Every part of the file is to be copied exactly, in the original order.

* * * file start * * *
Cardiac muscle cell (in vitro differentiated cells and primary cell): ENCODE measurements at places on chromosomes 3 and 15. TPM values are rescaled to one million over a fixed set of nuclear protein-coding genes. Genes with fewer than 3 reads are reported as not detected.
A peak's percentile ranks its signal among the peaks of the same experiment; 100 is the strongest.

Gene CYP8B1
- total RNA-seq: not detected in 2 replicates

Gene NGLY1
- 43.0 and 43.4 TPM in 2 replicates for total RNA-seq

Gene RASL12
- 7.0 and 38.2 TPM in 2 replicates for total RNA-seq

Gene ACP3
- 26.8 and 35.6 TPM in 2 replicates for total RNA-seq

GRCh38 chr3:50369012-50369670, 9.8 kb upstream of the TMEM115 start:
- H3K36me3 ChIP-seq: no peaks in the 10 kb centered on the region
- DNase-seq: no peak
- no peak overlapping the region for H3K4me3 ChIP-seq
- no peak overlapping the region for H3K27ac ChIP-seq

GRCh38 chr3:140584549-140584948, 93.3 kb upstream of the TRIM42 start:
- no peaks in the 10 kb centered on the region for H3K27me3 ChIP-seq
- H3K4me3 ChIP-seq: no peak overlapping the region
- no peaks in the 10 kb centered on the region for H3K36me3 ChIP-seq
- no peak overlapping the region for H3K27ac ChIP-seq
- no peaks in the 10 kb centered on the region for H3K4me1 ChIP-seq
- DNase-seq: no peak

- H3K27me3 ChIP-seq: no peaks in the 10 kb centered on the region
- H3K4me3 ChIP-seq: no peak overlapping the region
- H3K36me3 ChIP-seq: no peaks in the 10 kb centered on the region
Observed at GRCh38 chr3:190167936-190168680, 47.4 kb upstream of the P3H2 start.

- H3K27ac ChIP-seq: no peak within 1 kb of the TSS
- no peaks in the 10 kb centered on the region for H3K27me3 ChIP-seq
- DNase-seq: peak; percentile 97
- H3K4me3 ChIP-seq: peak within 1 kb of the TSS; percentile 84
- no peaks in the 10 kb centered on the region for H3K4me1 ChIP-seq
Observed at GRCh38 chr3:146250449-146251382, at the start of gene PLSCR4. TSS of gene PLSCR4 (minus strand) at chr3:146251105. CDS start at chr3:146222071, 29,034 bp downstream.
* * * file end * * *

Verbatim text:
Cardiac muscle cell (in vitro differentiated cells and primary cell): ENCODE measurements at places on chromosomes 3 and 15. TPM values are rescaled to one million over a fixed set of nuclear protein-coding genes. Genes with fewer than 3 reads are reported as not detected.
A peak's percentile ranks its signal among the peaks of the same experiment; 100 is the strongest.

Gene CYP8B1
- total RNA-seq: not detected in 2 replicates

Gene NGLY1
- 43.0 and 43.4 TPM in 2 replicates for total RNA-seq

Gene RASL12
- 7.0 and 38.2 TPM in 2 replicates for total RNA-seq

Gene ACP3
- 26.8 and 35.6 TPM in 2 replicates for total RNA-seq

GRCh38 chr3:50369012-50369670, 9.8 kb upstream of the TMEM115 start:
- H3K36me3 ChIP-seq: no peaks in the 10 kb centered on the region
- DNase-seq: no peak
- no peak overlapping the region for H3K4me3 ChIP-seq
- no peak overlapping the region for H3K27ac ChIP-seq

GRCh38 chr3:140584549-140584948, 93.3 kb upstream of the TRIM42 start:
- no peaks in the 10 kb centered on the region for H3K27me3 ChIP-seq
- H3K4me3 ChIP-seq: no peak overlapping the region
- no peaks in the 10 kb centered on the region for H3K36me3 ChIP-seq
- no peak overlapping the region for H3K27ac ChIP-seq
- no peaks in the 10 kb centered on the region for H3K4me1 ChIP-seq
- DNase-seq: no peak

- H3K27me3 ChIP-seq: no peaks in the 10 kb centered on the region
- H3K4me3 ChIP-seq: no peak overlapping the region
- H3K36me3 ChIP-seq: no peaks in the 10 kb centered on the region
Observed at GRCh38 chr3:190167936-190168680, 47.4 kb upstream of the P3H2 start.

- H3K27ac ChIP-seq: no peak within 1 kb of the TSS
- no peaks in the 10 kb centered on the region for H3K27me3 ChIP-seq
- DNase-seq: peak; percentile 97
- H3K4me3 ChIP-seq: peak within 1 kb of the TSS; percentile 84
- no peaks in the 10 kb centered on the region for H3K4me1 ChIP-seq
Observed at GRCh38 chr3:146250449-146251382, at the start of gene PLSCR4. TSS of gene PLSCR4 (minus strand) at chr3:146251105. CDS start at chr3:146222071, 29,034 bp downstream.